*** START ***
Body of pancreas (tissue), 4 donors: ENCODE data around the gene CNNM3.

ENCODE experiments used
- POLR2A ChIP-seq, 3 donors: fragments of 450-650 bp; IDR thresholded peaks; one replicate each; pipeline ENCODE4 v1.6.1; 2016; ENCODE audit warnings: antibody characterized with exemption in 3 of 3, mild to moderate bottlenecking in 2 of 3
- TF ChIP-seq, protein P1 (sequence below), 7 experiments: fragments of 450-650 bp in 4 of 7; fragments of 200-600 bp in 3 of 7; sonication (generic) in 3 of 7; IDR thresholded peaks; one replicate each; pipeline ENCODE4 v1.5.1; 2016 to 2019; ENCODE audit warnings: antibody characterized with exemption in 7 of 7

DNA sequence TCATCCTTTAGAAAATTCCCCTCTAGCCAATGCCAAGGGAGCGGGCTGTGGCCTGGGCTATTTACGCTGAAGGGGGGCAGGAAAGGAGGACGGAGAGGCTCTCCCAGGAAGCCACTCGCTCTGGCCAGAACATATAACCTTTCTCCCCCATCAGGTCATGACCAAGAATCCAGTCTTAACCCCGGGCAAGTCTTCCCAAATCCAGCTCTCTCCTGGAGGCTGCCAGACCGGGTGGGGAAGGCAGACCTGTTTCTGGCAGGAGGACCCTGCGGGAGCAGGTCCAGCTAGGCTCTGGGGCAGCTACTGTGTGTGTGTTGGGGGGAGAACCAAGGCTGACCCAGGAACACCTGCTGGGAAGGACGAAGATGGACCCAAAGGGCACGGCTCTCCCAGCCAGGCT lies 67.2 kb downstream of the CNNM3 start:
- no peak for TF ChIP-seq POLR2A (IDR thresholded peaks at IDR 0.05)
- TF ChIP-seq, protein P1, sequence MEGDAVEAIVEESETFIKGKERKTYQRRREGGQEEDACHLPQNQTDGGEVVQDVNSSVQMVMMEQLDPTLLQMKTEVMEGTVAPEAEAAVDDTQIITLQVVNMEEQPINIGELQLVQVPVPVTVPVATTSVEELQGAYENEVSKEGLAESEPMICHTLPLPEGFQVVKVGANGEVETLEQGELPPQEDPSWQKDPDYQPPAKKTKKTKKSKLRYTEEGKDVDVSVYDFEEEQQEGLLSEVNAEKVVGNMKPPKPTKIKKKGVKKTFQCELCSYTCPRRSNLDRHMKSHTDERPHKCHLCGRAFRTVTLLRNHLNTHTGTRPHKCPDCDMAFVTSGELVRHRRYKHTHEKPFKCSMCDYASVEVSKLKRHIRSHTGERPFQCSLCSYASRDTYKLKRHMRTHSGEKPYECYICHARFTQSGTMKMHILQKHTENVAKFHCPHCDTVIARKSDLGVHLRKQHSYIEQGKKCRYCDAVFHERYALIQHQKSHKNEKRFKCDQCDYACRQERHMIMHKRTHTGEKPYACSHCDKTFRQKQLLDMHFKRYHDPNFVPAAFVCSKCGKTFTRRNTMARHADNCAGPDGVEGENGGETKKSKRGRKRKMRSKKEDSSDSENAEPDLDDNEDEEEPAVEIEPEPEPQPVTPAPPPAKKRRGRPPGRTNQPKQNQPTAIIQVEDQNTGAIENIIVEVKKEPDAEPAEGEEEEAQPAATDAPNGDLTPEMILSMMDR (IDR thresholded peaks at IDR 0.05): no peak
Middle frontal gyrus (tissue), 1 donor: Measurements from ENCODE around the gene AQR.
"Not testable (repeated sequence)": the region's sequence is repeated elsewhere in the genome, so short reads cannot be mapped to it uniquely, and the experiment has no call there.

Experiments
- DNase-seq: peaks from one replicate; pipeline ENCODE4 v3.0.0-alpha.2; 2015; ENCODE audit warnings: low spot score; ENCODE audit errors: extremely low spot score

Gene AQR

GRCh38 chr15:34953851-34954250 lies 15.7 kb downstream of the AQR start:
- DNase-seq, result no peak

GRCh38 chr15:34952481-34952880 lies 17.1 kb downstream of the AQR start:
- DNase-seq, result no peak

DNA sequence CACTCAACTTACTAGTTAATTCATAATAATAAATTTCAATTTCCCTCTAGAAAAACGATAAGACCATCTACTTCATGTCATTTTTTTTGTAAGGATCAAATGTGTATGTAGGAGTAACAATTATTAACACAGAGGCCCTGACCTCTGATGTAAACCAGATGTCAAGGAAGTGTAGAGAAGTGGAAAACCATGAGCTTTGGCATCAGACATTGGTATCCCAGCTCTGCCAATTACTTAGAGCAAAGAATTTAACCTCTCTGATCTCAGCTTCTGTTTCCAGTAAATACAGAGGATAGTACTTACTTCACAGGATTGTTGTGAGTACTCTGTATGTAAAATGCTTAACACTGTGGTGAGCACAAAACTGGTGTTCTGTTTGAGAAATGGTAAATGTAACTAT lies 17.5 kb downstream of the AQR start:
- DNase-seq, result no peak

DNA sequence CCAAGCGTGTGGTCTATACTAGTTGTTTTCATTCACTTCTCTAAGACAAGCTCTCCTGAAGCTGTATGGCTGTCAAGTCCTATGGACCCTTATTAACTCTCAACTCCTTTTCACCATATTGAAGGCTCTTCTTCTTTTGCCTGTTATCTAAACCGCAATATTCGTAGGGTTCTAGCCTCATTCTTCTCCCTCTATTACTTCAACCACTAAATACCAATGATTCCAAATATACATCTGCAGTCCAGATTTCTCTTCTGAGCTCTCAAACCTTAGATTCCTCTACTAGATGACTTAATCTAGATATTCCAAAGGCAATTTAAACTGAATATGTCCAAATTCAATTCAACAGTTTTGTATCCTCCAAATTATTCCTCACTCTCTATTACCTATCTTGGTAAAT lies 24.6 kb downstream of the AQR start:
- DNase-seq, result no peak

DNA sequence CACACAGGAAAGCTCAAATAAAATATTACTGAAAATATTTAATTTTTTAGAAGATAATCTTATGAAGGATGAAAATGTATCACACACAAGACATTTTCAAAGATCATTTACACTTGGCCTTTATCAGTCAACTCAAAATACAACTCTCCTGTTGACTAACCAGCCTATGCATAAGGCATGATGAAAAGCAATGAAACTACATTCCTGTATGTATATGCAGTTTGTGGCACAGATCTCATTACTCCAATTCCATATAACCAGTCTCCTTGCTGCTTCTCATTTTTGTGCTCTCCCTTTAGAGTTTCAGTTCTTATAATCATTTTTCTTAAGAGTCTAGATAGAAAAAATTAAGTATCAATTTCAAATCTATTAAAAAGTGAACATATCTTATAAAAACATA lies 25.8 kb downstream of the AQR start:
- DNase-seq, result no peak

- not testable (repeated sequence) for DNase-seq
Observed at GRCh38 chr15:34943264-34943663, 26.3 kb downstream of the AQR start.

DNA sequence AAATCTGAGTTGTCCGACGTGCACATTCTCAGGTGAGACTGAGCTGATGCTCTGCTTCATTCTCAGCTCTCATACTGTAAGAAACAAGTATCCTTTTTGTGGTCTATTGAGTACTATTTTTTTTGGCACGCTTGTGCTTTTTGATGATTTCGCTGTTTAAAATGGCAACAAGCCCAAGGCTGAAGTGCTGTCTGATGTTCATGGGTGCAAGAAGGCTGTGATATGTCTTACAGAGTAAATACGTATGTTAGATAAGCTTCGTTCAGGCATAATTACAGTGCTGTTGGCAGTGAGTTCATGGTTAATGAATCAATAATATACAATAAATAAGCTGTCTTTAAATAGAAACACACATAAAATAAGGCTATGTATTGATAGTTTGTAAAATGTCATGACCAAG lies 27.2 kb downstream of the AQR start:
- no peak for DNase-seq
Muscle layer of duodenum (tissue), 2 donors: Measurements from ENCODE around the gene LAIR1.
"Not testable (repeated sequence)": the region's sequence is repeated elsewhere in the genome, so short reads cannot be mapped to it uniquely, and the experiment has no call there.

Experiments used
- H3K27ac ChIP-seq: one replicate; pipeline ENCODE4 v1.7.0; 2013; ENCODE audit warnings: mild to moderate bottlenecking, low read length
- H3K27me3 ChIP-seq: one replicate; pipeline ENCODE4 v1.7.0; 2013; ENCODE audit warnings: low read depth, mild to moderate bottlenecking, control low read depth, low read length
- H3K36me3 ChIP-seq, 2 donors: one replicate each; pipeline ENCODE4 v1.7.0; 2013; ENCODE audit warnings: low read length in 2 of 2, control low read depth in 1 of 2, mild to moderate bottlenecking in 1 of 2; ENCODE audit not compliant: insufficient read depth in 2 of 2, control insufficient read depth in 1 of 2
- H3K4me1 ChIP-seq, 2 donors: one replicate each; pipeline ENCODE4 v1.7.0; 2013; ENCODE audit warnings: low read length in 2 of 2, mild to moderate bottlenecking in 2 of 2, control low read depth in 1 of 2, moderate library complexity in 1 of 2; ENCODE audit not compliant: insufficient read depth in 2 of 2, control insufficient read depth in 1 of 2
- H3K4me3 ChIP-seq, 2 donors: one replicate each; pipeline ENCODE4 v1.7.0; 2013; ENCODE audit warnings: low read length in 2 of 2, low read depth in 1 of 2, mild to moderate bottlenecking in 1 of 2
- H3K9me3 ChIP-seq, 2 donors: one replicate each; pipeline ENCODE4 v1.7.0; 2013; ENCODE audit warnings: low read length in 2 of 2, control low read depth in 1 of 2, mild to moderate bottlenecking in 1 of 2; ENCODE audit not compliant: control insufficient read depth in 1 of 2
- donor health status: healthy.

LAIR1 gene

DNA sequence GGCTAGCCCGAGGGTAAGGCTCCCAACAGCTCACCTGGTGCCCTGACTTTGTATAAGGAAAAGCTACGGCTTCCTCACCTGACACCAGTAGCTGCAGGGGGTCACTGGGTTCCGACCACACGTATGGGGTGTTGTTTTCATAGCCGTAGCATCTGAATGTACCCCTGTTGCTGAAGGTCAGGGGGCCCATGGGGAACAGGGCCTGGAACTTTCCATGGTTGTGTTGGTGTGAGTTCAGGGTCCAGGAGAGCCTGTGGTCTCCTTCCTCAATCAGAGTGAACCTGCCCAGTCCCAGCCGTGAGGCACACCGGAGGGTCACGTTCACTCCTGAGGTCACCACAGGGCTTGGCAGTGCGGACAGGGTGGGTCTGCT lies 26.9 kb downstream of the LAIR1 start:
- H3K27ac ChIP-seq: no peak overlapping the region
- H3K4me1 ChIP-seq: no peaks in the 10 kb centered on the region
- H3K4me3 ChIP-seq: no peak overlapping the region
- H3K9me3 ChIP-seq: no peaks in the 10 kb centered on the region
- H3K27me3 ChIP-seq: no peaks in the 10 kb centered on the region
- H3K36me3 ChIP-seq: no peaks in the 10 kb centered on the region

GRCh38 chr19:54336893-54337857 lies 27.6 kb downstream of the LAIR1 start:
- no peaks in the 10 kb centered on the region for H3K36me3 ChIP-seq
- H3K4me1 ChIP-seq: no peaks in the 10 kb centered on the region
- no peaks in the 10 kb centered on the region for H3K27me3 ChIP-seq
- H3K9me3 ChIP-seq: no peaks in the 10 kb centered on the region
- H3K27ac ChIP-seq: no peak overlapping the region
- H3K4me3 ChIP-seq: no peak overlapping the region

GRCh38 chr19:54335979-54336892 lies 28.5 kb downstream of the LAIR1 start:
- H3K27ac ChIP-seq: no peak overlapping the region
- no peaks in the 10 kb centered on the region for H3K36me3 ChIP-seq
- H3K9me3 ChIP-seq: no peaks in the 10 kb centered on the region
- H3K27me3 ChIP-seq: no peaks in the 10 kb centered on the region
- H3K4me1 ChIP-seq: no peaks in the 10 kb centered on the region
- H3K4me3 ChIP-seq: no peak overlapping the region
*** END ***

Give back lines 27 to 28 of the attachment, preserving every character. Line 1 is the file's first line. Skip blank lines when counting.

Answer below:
Muscle layer of duodenum (tissue), 2 donors: Measurements from ENCODE around the gene LAIR1.
"Not testable (repeated sequence)": the region's sequence is repeated elsewhere in the genome, so short reads cannot be mapped to it uniquely, and the experiment has no call there.